Memorial of St. Agnes
1 Corinthians 1:26-31
A couple of years ago I was visiting our beautiful retreat center in Sierra Madre, California. Situated in the foothills of the Sierra Nevada mountain range, it looks out over the San Gabriel valley. It is the haunt of numerous wildlife. On this particular occasion there were warnings posted in the retreat center about being cautious in walking around its spacious grounds because a severe drought was afflicting the area, forcing the wildlife to come down out of the mountains in search of food, and especially drink. This occurred especially in the feeding times, early morning, or dusk. On this occasion, arming myself with a fairly formidable-looking walking stick, I moved around the property early in the morning, and sure enough there was a mountain lion (so I thought) lurking in the bushes by one of the outside stations of the cross. I think we saw each other simultaneously. All I saw of him was his head. I bravely brandished my club before him-some 30 feet away. He focused on it, but made no move, fortunately. My fame for bravery soon spread around the retreat center community, and I wore my red badge of courage with suitable humility. Only later did I learn that what I saw had to be a bobcat, considerably smaller than the formidable, and fearless, mountain lion or cougar.
This long introduction comes by way of celebrating the exploits of the young girl, Agnes, on this her memorial. At around 12 years of age she suffered martyrdom for her faith in Jesus Christ, leading us to ask how a defenseless young girl could muster the courage to do this. In the example above, I displayed courage in sheer ignorance of what I was facing. In her case, the readings for the day explain what was going on with Agnes, certainly not ignorance. St. Paul explains how unlikely outcomes describe Christian behavior, such as the foolish shaming the wise or the weak outshining the strong or the insignificant nobodies emerging ahead of those "who are something". So Agnes too was helped by (spiritual) elements in her marvelous stance, just as I was-although mine were considerably less admirable.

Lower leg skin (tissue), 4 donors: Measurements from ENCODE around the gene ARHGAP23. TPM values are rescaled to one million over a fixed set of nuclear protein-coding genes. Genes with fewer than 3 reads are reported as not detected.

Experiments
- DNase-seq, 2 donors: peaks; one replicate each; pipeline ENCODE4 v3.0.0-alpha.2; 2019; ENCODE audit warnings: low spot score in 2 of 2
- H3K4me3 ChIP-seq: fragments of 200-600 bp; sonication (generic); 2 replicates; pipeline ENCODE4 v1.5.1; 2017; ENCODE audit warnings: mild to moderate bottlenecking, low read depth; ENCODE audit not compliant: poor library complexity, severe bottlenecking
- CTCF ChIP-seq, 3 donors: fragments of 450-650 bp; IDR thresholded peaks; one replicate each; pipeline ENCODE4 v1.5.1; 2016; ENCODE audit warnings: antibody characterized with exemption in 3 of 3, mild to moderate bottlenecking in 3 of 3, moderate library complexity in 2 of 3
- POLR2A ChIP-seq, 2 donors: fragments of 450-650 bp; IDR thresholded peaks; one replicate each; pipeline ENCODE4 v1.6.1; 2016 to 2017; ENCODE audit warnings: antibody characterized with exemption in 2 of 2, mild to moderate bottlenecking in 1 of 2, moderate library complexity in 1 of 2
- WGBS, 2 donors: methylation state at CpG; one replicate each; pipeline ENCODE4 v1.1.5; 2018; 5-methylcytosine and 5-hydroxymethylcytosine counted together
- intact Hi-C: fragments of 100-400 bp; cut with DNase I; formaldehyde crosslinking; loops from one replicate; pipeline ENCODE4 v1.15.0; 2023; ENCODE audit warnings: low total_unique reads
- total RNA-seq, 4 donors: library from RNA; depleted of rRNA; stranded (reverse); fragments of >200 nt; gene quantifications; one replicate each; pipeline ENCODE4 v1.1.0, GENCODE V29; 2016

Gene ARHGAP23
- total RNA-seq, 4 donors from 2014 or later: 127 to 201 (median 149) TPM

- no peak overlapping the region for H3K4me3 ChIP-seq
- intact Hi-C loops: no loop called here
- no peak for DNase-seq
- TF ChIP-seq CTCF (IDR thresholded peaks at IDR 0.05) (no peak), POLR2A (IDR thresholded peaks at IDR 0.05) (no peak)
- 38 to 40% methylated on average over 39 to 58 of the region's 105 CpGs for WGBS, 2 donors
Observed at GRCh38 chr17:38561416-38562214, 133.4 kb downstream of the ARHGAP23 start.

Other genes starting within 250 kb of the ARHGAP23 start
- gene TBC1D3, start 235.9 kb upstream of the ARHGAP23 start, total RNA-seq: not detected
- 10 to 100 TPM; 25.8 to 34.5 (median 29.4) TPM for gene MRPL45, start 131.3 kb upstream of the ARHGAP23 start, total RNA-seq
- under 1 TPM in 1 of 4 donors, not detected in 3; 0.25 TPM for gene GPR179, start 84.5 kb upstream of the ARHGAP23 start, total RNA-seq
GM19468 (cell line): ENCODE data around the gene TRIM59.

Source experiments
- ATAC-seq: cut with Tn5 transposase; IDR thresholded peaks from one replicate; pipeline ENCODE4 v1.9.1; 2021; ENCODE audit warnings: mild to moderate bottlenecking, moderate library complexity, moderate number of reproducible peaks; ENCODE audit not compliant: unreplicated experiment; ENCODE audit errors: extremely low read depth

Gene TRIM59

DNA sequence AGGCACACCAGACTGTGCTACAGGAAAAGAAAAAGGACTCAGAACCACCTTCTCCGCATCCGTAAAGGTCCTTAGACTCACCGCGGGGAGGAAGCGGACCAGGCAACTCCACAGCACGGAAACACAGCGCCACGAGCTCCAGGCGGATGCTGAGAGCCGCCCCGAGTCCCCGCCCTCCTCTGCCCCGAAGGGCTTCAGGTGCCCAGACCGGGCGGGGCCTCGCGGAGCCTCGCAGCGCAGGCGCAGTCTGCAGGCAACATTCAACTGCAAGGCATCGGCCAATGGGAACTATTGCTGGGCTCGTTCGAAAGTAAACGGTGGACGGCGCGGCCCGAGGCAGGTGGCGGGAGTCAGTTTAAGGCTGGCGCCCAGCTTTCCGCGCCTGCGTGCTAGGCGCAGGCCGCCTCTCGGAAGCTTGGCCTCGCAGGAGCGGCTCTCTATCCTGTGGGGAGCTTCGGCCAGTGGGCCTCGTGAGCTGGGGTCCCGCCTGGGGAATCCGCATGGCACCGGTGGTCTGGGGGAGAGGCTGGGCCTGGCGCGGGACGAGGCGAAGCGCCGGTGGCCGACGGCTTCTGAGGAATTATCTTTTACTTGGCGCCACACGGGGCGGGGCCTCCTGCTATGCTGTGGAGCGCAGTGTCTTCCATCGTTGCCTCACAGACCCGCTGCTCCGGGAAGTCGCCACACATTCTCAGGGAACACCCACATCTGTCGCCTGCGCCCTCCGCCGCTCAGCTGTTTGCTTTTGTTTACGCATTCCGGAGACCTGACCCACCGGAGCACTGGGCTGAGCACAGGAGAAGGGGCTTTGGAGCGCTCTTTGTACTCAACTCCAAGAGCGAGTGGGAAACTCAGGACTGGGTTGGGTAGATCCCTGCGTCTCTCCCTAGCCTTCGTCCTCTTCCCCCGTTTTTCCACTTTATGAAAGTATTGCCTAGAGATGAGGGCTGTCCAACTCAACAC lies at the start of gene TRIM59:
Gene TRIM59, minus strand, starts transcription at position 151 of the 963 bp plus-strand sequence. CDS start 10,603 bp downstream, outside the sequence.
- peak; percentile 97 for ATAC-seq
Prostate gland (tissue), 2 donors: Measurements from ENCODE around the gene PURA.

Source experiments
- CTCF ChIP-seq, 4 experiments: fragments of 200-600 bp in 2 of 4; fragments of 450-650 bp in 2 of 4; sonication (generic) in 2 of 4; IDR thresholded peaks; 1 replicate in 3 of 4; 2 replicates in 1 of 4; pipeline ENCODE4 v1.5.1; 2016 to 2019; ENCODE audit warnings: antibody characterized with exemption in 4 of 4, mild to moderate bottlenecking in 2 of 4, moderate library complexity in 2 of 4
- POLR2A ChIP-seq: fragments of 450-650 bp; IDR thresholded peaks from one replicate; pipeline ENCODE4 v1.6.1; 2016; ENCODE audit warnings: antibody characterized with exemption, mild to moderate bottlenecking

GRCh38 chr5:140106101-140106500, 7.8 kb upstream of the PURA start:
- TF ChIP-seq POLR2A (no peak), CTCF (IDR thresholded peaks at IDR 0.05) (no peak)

And in addition to Paul’s appreciation of what was enhancing Agnes is the parable of Jesus about the discovery of a valuable resource unknown to anyone else, and the fortunate person experiencing the tingling joy of a huge enrichment at finding a treasure in the field or a set of pearls in the marketplace. Agnes was such a person, coming upon an endowment (her relationship to God) empowering her for life, short as it was to be.
So it’s a matter of contrast between the defenseless but richly endowed young girl and my own bravado based on my ignorance of the facts of the case, though each accounts for behavior that is out of the ordinary. When we ask, how could she have done what she did, we have to move beyond her to someone or something else to explain it: her faith.
Fr. Sebastian MacDonald, C.P. is a member of the Passionist formation community at Catholic Theological Union, Chicago.